1. Tiger Woods: Woods is once again the obvious choice to be the favorite here at Bethpage. He won the last U. S. Open played here in 02 and he won last year’s U. S. Open on one knee. He’s coming off of a victory at The Memorial and is actually hitting fairways. That’s a scary, scary thought for the rest of the field. If Tiger is in the fairway at Bethpage he’s going to be almost impossible to beat.
2. Jim Furyk: I feel like if Furyk was playing in the “non Woods era” that he’d already have multiple major championships. Instead he’s stuck at one. He has the game to compete here with his straight drives and loopy backswing. Beware though, the last time the Open was played here Furyk shot 80 on Friday and missed the cut.
3. Padraig Harrington: Harrington has won three major championships, although two came when Tiger was out with his knee surgery last summer. In 2002 he finished eighth. Plus think about Harrington’s thought process: He’s halfway to the career grand slam. He needs this and the Masters.
4. Geoff Ogilvy: Ogilvy won at Winged Foot in 2006 and has the game to win multiple majors. This season he’s won two events and he’s yet to miss a cut. That’s impressive, especially since he’s played 12 events.
5. Phil Mickelson: Lefty is obviously the sentimental favorite. Not only is he returning to Bethpage, where he was a huge fan favorite, but he’s also playing with a very heavy heart. I’m not sure where his mind will be but I hope we get 100% from Mickelson. If we do he might finally win the elusive U. S. Open title that he’s been chasing.
6. Ian Poulter: Traditionally Poulter has not played well in U. S. Opens, with his best finish being T-69th. He’s more of a surprise pick that doesn’t really fit the role of darkhorse too well. He’s been up and down all season but did finish second at the Players Championship.
7. Tim Clark: The South African pairing of Ernie Els and Retief Goosen will get all of the attention, but that’s unfair. Clark has never won a PGA Tour event but has had so many chances. At Colonial he missed two short putts to win his first event before losing in a playoff. U. S. Opens set up nicely to his style of play, hitting it straight, and making putts.
8. Kenny Perry: Last year Perry skipped the U. S. Open in an attempt to make the Ryder Cup team. He lost this year’s Masters by bogeying the last two holes and then struggled in a playoff with eventual champion Angel Cabrera. This is probably one of his last chances to win a major.
9. Camilo Villegas : The 27 year old Columbian is very up and down in majors, and he’s yet to actually be in serious contention despite a T-9 in last season’s U. S. Open.
10. Retief Goosen: Never pick Goosen below a top 10 favorite at a U. S. Open. He’s a two time champion because his game is perfect for this championship. On Thursday and Friday he will be very comfortable playing with fellow South African Ernie Els.
11. Lee Westwood: Westwood is the somewhat surprising pick in my top 15. He’s ranked #19 in the world despite not finishing higher than a T-3 this season. He finished third last season at Torrey Pines.
12. Rory Sabbatini: Sabbatini is another forgotten South African, but he’s fresh off of a win in May at the Byron Nelson. He talks a lot of smack and has never been able to get it done in a major championship. His best finish at a U. S. Open is a T-51 at Oakmont.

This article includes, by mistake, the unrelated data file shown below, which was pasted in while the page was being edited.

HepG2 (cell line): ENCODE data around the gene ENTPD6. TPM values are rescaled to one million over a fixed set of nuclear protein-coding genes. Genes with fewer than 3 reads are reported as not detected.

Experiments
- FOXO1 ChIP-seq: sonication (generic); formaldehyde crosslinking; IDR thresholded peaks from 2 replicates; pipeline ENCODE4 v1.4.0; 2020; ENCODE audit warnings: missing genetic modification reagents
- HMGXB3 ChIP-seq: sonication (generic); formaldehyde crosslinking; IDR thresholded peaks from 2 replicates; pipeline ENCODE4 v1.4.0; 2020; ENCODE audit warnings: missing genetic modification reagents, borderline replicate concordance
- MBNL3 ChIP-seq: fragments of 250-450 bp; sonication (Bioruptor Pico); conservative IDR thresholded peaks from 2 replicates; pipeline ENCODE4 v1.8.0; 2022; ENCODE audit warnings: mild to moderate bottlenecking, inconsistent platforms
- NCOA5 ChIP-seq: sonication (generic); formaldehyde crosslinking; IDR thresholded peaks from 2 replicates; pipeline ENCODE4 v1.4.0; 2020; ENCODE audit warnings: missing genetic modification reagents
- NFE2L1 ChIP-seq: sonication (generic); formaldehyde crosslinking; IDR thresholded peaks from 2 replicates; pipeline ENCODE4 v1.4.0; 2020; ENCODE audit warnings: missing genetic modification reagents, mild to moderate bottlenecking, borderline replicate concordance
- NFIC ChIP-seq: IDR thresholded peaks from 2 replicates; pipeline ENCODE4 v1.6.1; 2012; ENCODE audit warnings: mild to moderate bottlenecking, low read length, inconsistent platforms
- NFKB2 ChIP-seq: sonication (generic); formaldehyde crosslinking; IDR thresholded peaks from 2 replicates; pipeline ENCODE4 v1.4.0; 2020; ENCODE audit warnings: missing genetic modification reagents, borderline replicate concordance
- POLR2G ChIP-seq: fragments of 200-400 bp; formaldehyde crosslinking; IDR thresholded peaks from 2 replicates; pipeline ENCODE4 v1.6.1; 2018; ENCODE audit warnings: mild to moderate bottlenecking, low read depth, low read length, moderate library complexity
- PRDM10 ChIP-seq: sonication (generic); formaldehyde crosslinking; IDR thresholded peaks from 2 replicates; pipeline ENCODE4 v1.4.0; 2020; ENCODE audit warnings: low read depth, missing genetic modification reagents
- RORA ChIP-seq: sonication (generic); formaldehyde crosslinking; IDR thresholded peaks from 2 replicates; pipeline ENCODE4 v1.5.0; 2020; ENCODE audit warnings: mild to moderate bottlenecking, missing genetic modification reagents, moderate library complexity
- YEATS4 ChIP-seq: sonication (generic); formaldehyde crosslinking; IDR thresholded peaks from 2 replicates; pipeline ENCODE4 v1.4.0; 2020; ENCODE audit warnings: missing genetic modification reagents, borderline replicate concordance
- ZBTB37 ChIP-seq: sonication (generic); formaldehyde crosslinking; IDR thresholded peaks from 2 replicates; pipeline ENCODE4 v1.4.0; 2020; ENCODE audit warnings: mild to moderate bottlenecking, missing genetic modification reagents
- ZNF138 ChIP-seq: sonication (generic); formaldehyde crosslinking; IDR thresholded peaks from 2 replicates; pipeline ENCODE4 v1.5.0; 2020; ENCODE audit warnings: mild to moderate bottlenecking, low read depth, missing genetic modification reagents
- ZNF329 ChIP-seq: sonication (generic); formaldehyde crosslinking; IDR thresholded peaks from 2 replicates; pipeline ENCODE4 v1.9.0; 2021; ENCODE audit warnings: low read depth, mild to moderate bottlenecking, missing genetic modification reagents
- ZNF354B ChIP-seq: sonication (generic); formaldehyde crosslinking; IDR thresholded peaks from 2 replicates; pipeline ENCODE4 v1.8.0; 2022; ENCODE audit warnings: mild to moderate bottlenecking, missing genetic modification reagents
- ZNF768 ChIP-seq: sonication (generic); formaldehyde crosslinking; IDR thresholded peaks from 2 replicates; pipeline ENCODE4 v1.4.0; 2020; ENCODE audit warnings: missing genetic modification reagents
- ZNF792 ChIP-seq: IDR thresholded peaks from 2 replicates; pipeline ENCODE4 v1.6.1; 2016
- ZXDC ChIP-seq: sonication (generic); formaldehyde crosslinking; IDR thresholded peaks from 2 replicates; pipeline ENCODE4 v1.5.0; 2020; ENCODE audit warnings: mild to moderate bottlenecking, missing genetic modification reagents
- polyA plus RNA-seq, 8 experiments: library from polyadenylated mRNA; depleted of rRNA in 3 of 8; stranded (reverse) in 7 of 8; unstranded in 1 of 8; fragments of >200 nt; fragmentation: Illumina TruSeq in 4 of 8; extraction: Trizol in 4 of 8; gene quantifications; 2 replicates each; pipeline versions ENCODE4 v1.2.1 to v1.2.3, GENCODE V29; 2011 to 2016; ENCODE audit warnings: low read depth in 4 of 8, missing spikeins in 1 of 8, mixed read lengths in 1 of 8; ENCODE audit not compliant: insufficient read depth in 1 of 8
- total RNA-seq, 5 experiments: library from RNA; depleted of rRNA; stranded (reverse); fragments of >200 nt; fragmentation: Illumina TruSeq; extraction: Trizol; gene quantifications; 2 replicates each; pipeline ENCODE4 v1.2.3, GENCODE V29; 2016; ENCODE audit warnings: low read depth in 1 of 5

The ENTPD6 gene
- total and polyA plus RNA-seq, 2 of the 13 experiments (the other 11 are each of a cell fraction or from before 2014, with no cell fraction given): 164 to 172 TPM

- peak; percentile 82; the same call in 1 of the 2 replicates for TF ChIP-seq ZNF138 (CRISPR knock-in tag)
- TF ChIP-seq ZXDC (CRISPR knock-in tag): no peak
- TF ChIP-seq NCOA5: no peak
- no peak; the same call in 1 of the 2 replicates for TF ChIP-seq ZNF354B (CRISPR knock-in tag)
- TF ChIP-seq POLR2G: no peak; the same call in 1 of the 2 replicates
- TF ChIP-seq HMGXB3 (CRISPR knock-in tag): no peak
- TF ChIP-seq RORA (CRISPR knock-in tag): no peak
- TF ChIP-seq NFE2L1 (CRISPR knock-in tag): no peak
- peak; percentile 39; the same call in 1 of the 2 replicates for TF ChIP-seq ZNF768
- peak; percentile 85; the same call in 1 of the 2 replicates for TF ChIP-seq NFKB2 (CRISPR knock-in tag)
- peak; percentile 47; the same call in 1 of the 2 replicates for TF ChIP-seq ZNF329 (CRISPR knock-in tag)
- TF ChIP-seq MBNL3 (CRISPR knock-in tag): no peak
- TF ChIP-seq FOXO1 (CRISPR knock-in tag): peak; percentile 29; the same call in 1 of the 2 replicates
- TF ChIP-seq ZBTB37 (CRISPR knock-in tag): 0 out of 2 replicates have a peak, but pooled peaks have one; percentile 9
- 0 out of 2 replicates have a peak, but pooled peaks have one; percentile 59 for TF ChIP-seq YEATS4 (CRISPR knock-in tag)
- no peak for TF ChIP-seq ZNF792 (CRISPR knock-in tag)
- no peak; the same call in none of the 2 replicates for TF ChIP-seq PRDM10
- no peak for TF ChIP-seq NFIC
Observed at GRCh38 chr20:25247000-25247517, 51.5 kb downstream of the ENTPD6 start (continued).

13. Stewart Cink: Cink is ranked #26 in the world and has had some great rounds at past U. S. Opens. Just last season he shot 67 in the final round at Torrey Pines to shoot up the leaderboard.
14. Steve Stricker: He’s not the longest hitter in the world but he putts extremely well and has the kind of game you’d expect to compete at U. S. Opens. In 2002 at third round 77 took him out of contention and left him in a T-18.
15. Paul Casey: Not many casual fans know that Casey is now the third ranked golfer in the world. That’s mainly his fault because he’s never been in serious contention at a major championship. His best finish at a U. S. Open is T-10. I love the fact that he’s playing with Ogilvy and Furyk in the first two rounds.
16. Angel Cabrera: How can I rank a two time major champion this low? Cabrera has shown he’s now a major championship contender every time he tees it up. He won at the Oakmont in 07 and at the Masters in 09. He should play well but skeptics (like me) will point out that his only top ten finish of the year was his win at Augusta National.
17. Sergio Garcia: I will finally admitt to this: I am tired of waiting on Sergio Garcia to win a major championship. I keep giving him the benefit of the doubt, waiting for him to win one, and he keeps on disappointing. His game is better prepared for British Open titles than U. S. Opens but don’t sleep on the Spaniard this week either.
18. Anthony Kim: Kim actually has no clue how many major championships Tiger Woods has. If you don’t believe me read his latest interview with ESPN.com’s Jason Sobel. Kim also said his first love is basketball. If he ever focuses on golf completely, and on chasing down Tiger (which is what he will probably have to do this week), then he will probably become one of the best in the world. Remember at Augusta he recorded 11 birdies during a round.
19. Ernie Els: Els never broke par in 2002 but still finished T-24th, mainly because his worst round of the tournament was a 74. If Ernie is ever going to win another major he might want to start pursuing it now. Can’t wait to see the Goosen-Els-Mickelson pairing in round one and two.
20. Vijay Singh: For Vijay it’s been a year of ups and downs. When he plays well he plays very well, usually posting a top 10 finish. When he plays poorly he usually misses the cut. He’s still never won a U. S. Open.